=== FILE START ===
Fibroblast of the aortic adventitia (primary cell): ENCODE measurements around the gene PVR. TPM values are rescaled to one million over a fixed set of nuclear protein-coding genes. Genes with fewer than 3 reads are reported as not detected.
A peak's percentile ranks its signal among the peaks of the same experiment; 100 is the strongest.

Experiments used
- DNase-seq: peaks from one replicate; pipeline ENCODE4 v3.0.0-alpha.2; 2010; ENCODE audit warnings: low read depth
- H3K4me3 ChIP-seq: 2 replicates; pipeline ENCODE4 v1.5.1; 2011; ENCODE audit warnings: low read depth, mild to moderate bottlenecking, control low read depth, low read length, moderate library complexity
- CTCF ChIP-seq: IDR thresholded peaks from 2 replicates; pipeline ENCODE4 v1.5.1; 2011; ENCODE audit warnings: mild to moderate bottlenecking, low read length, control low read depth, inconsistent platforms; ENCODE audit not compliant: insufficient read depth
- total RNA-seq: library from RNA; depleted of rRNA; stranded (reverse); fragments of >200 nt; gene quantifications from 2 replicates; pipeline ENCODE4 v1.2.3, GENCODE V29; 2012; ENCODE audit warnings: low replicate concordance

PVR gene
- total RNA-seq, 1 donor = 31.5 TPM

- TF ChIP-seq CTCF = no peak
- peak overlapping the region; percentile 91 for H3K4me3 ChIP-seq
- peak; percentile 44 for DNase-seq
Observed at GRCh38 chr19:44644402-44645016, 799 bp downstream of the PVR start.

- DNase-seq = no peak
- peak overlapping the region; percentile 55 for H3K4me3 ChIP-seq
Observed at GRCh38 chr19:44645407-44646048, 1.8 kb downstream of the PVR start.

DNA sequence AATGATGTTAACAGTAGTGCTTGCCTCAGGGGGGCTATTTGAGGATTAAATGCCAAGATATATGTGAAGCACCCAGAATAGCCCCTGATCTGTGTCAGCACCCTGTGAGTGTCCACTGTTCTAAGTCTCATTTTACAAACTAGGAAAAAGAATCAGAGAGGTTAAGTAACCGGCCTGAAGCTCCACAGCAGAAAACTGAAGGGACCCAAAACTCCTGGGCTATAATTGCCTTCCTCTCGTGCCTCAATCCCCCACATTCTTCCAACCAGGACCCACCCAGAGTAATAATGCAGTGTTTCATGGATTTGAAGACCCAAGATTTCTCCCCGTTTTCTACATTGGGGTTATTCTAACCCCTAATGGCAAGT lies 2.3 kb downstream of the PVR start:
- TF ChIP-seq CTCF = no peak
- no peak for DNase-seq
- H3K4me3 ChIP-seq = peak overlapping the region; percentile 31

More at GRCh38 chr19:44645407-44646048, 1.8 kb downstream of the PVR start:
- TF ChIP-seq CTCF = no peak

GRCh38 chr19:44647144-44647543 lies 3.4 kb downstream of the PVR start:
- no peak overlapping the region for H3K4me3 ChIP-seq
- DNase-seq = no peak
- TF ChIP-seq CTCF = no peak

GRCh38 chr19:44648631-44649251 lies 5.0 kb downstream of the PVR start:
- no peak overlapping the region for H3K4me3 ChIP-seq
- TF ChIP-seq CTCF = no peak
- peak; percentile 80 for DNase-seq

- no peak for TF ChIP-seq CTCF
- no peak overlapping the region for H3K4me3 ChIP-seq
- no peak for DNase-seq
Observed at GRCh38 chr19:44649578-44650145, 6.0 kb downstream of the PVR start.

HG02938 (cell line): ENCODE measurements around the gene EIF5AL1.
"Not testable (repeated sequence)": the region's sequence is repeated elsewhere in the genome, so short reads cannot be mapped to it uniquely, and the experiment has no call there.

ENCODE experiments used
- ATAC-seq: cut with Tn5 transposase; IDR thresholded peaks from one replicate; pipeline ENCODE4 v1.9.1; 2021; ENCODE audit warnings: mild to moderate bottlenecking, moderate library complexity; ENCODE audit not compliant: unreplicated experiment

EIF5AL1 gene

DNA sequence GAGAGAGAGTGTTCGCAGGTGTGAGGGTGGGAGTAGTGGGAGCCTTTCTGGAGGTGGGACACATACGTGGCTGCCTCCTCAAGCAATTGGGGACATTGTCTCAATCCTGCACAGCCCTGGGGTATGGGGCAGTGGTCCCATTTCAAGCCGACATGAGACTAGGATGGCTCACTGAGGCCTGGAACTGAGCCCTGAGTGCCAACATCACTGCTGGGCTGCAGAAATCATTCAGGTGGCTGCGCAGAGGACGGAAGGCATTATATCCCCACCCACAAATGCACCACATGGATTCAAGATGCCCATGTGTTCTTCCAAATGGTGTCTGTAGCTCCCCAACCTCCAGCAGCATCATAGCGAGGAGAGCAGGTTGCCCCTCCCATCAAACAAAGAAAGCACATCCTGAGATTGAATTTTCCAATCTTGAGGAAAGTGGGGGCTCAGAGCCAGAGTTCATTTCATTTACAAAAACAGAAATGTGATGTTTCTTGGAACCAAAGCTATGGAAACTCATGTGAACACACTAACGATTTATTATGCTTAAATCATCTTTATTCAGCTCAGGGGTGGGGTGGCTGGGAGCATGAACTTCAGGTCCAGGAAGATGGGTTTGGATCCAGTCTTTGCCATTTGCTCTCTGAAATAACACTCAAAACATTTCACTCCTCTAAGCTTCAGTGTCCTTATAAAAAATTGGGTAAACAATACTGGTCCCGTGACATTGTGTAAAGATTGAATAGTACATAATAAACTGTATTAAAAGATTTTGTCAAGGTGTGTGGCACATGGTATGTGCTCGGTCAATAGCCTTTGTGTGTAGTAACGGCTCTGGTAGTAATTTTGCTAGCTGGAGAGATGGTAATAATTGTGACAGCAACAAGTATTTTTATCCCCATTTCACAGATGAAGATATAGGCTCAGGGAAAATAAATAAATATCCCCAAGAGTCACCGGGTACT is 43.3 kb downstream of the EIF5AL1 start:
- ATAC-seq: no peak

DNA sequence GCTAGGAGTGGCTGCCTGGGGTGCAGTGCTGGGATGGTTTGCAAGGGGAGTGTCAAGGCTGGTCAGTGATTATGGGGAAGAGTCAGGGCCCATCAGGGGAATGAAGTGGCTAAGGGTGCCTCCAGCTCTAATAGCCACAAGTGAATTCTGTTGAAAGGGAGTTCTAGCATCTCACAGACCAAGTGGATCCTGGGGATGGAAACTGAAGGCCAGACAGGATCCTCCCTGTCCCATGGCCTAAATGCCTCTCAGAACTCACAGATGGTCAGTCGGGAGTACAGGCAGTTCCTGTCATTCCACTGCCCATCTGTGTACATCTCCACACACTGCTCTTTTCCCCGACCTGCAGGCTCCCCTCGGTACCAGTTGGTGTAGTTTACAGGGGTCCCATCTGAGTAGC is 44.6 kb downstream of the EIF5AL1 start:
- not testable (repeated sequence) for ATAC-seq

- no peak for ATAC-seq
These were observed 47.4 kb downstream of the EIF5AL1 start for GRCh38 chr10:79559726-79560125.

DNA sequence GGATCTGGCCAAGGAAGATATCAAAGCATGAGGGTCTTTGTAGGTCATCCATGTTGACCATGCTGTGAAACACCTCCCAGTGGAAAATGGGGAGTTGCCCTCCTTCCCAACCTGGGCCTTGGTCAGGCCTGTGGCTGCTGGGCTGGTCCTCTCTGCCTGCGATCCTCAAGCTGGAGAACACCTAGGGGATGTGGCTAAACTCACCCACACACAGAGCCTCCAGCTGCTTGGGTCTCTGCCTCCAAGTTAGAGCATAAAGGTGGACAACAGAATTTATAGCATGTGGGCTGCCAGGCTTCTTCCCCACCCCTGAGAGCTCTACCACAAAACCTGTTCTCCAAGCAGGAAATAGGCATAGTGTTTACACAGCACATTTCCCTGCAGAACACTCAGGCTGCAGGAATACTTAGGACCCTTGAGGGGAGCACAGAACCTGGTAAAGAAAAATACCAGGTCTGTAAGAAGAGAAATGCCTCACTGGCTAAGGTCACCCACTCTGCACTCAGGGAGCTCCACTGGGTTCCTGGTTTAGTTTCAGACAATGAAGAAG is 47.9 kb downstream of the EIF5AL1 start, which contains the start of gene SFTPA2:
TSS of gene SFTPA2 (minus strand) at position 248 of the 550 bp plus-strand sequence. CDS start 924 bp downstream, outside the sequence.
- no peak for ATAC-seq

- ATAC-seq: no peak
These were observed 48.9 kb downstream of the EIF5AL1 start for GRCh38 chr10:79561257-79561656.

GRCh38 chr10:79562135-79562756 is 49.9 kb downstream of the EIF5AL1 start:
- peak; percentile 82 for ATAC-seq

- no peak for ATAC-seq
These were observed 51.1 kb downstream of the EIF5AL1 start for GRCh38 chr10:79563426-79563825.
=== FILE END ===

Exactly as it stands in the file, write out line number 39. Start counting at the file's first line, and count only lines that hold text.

EIF5AL1 gene